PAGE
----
Transistor Review: Everything Changes

From start to finish, Supergiant Games’s latest adventure Transistor is pure gold. Its like slowly eating a rich, delicious piece of chocolate in that its quality makes you aware right away that you should savor the fleeting feeling of being truly taken aback by something you consume so often.

Transistor stars Red, a red-haired singer whose voice has been taken by the evil group the Camerata, an affluent group with sinister intentions for the beautiful city of Cloudbank. Not only that, her friend (its hinted that he’s her lover but I don’t recall this being confirmed) has been murdered and his spirit is imprisoned in the Transistor, a gigantic and powerful sword that can create whatever the wielder wants. The Camerata lost control of their vicious army of intelligent robots, The Process, and now everyone including them and Red are searching for a way to stop The Process from destroying Cloudbank.


Combat stands out from other top-down action RPGs due to the Turn() system. This is sort of a planning mode where the player can plot out their attacks and movements while consuming power from the action meter. This system adds a layer of strategy that makes combat a calculated blast. You’ll have to weigh your options as to whether you want to get in close for to backstab an enemy or fire at them from afar.

Red can also learn several abilities called functions which add even more depth to the combat. Some functions let Players turn their enemies into allies temporarily, launch an energy ball from enemy to enemy, or dash past enemies and objects to create distance when running out of health. There are dozens of functions and players will have to experiment to find the set that they want to play with.

Transistor has a good penalty for failure. Players don’t die right away but they lose one of their four or more functions and can’t use them for a set period of time after that battle. This forces you to mix up your play style from time to time as Transistor isn’t an easy game though it isn’t overly difficult either. Some might consider this penalty a bad thing but I enjoyed it since it kept the gameplay fresh due to being forced to try new powers.

Overall Transistor plays like a dream and the Turn() system is genuinely unique, innovative and refreshing. The game would be pretty good with just its solid combat system but Transistor has so much more going for it.


The art direction is easily the best I’ve seen in any game this year. Sorry Child of Light, Transistor’s art style is an absolute joy for the eyes. Bastion was already a visually pleasing title and Supergiant has topped themselves in the graphics department. Its as if Supergiant re-created the jaw dropping world of Blade Runner in 2D. Cloudbank is overflowing with elegance with several stunning locations that blow you away.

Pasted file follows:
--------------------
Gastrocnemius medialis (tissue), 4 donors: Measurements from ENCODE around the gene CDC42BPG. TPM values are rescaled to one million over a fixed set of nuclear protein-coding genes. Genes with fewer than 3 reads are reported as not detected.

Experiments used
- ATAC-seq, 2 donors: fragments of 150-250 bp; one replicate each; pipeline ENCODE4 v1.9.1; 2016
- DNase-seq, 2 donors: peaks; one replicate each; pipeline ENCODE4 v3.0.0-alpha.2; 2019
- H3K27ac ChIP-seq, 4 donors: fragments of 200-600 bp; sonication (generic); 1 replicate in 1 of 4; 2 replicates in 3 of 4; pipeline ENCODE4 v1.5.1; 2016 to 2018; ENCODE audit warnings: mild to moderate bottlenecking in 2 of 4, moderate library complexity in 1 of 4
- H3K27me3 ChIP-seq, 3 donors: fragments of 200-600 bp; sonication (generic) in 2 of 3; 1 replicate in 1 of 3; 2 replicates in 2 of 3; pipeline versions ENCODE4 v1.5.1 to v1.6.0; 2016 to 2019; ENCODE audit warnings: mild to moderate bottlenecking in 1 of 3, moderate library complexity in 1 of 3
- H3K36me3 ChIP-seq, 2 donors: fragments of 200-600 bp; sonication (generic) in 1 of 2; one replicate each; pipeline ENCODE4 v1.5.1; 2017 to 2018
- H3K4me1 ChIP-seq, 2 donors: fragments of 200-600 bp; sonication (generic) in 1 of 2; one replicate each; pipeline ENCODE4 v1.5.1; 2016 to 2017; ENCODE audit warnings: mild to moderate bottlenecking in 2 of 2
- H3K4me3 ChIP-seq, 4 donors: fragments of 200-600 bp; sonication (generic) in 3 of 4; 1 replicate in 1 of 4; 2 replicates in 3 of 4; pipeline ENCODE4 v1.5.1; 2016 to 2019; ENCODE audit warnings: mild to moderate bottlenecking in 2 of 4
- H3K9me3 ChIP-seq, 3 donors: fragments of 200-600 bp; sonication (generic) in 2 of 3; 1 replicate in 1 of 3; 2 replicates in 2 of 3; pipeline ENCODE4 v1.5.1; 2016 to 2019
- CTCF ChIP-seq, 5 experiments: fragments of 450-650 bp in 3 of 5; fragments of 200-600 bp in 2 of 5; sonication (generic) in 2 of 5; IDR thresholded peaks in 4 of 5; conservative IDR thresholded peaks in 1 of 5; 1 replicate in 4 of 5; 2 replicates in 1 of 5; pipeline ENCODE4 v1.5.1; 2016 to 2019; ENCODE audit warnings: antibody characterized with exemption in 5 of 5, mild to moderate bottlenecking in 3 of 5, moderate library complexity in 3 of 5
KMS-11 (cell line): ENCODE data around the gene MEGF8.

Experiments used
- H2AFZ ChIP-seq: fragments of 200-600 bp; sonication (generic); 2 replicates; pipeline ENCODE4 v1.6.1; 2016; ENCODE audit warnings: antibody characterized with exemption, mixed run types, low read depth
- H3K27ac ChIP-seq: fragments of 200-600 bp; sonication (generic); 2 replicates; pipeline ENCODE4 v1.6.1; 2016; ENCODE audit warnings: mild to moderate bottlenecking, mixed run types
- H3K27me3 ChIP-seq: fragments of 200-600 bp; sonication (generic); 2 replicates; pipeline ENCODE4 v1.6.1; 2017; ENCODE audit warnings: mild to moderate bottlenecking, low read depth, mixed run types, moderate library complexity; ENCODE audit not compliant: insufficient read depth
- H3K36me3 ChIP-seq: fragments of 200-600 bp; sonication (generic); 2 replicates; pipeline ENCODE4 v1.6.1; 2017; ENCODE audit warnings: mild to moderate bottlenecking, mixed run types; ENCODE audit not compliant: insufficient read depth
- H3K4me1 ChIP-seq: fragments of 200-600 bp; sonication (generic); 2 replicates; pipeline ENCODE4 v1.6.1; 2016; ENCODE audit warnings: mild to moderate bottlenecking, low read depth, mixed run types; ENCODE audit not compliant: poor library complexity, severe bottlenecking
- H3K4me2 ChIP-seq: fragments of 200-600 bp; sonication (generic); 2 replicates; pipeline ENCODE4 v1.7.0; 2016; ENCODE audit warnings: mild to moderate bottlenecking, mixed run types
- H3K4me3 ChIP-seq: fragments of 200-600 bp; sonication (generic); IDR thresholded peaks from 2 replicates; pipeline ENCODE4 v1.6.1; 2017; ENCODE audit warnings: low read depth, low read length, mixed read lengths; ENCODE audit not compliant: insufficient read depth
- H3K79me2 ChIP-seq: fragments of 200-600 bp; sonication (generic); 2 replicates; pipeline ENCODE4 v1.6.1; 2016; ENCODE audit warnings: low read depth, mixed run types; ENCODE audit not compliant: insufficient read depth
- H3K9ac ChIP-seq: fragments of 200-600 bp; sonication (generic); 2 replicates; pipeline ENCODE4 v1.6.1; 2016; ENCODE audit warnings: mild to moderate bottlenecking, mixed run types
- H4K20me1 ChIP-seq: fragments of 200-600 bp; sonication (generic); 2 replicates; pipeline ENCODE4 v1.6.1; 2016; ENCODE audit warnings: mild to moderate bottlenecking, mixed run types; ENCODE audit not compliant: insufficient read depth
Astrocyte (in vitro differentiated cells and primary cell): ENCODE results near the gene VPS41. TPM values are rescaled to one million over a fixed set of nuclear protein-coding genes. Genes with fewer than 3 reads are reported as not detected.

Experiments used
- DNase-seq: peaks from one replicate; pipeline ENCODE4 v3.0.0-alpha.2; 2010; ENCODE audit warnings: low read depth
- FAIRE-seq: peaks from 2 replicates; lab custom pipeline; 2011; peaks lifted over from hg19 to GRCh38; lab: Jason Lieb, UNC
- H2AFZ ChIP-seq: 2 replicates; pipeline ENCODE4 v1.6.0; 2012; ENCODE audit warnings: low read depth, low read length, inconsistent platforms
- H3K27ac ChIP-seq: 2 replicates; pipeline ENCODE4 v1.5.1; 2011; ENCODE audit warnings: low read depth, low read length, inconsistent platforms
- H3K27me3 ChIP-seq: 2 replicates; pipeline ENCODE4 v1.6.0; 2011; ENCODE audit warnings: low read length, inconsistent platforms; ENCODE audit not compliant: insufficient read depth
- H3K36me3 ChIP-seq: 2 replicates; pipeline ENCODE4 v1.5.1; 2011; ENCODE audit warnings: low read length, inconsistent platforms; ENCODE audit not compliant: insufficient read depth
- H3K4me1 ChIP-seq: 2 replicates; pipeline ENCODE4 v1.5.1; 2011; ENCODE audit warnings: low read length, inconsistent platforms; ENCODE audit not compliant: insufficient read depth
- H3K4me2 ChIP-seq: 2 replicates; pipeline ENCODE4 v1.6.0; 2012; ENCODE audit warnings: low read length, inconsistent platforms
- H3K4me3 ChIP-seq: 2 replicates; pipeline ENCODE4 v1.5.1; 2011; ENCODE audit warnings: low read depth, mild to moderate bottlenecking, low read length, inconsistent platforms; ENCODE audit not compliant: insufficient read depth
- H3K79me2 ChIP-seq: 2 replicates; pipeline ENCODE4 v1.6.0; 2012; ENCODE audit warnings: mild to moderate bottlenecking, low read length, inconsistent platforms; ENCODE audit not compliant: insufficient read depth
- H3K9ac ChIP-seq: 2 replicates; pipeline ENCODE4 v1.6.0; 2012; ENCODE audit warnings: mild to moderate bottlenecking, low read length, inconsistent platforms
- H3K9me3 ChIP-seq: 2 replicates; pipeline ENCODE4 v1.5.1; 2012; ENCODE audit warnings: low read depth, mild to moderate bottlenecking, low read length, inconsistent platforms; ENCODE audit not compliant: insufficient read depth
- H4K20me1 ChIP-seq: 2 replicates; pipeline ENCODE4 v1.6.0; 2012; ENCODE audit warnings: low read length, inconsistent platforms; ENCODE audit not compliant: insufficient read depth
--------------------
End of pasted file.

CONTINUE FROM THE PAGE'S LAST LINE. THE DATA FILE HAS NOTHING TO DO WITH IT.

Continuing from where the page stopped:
The soundtrack is damn near flawless. If you had told me before that the game dedicated an entire button to Red humming along with the music I’d have said that was stupid. But doing so in between battles was a nice touch. Transistor isn’t just a treat for the eyes, it comes with one of the best soundtracks in recent video game history.

Narrative-wise Transistor is very strong. The Camerata aren’t the stereotypical villains you see in video games. There are several vague sayings in the game that are left open to player’s interpretations like “When everything changes, nothing changes”. As a whole Transistor is filled with one of a kind characters and superb plot development that doesn’t hold your hand and telegraph what’s going to happen.

Without spoiling anything, the ending of Transistor is beautiful. You could consider its ending as a statement for feminism as Red spends the entire gaming being told what to do by both the man in the Transistor and the Camerata. In the end she makes a unique, surprising decision that is unlike any game you’ve ever played before.

Transistor is one of the best games this year. It excels in pure beauty and artistry without being preachy or over-the-top. It does several little things with great detail that make the overall package near perfect. Transistor has a succinct and subtle elegance that is very rare in today’s game industry.

Everything comes together to craft a remarkably concise and superb package. The fantastic soundtrack, jaw dropping art, engaging combat and extraordinary story make Transistor an easy game to recommend and one that will surely remain in top ten lists of best games of this generation years from now.

Gameplay 90%
Visuals 100%
Depth 90%
Intangibles (Charm, Audio, Personality) 95%
Entertainment 95%
Final Thoughts

Transistor is an elegant, highly detailed adventure that avoids video game tropes that takes players on a fantastic journey through Cloudbank. Review copy of PS4 version provided by Supergiant Games. Story mode completed in roughly 6 hours.

Overall Score 94%